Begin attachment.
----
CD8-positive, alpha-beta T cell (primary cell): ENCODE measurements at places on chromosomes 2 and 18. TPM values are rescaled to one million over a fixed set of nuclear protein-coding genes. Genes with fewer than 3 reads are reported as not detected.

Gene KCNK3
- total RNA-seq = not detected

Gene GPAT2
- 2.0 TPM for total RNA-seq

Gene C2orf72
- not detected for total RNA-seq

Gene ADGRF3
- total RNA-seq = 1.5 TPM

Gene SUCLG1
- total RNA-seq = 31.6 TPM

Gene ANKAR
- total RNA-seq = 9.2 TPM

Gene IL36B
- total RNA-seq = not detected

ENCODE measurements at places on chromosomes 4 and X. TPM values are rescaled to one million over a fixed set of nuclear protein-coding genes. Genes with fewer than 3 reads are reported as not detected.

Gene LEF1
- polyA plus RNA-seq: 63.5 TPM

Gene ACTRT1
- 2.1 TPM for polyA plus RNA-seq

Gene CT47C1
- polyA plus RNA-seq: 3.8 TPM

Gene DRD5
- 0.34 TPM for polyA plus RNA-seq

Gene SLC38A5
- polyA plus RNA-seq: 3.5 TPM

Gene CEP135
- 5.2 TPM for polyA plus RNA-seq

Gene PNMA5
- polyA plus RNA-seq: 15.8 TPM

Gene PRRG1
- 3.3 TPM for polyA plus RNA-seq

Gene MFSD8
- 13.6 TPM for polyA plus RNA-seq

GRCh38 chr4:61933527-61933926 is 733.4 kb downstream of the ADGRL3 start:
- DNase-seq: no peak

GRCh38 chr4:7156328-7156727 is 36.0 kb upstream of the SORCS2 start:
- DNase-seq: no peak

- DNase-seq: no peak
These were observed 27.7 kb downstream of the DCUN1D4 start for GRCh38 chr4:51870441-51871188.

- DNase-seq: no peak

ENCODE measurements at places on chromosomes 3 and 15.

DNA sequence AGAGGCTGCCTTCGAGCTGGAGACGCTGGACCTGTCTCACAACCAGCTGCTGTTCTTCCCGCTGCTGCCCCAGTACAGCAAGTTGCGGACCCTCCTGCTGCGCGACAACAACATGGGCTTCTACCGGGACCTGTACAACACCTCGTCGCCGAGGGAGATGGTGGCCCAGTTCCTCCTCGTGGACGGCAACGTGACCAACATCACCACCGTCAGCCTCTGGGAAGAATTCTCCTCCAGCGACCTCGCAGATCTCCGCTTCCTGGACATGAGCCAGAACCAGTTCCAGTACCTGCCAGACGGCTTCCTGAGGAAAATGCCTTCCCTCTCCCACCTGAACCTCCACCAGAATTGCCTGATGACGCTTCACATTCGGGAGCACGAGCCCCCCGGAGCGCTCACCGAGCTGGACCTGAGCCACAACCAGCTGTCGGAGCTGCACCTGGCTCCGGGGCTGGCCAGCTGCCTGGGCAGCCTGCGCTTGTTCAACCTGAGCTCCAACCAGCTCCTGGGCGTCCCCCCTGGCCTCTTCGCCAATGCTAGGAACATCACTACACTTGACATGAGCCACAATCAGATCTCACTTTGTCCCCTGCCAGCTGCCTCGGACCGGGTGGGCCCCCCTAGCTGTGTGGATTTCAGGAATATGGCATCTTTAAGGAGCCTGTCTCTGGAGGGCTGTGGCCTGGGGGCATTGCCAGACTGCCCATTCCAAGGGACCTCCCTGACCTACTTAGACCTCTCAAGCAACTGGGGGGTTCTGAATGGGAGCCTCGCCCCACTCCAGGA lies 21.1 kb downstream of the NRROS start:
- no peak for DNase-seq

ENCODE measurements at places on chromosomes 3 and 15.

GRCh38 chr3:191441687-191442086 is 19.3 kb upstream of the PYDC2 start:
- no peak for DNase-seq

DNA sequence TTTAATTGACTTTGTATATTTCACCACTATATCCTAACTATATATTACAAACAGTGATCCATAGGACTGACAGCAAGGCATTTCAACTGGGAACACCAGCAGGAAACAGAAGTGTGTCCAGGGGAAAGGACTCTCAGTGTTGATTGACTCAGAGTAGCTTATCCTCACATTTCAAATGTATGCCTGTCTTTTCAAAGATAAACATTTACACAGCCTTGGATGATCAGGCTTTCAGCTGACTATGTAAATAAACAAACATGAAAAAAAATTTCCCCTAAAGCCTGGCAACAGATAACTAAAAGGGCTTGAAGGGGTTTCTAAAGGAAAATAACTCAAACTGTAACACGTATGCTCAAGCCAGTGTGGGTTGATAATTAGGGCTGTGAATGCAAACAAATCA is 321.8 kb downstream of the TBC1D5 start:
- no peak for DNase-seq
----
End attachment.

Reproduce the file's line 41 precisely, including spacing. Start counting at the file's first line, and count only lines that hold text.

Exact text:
- DNase-seq: no peak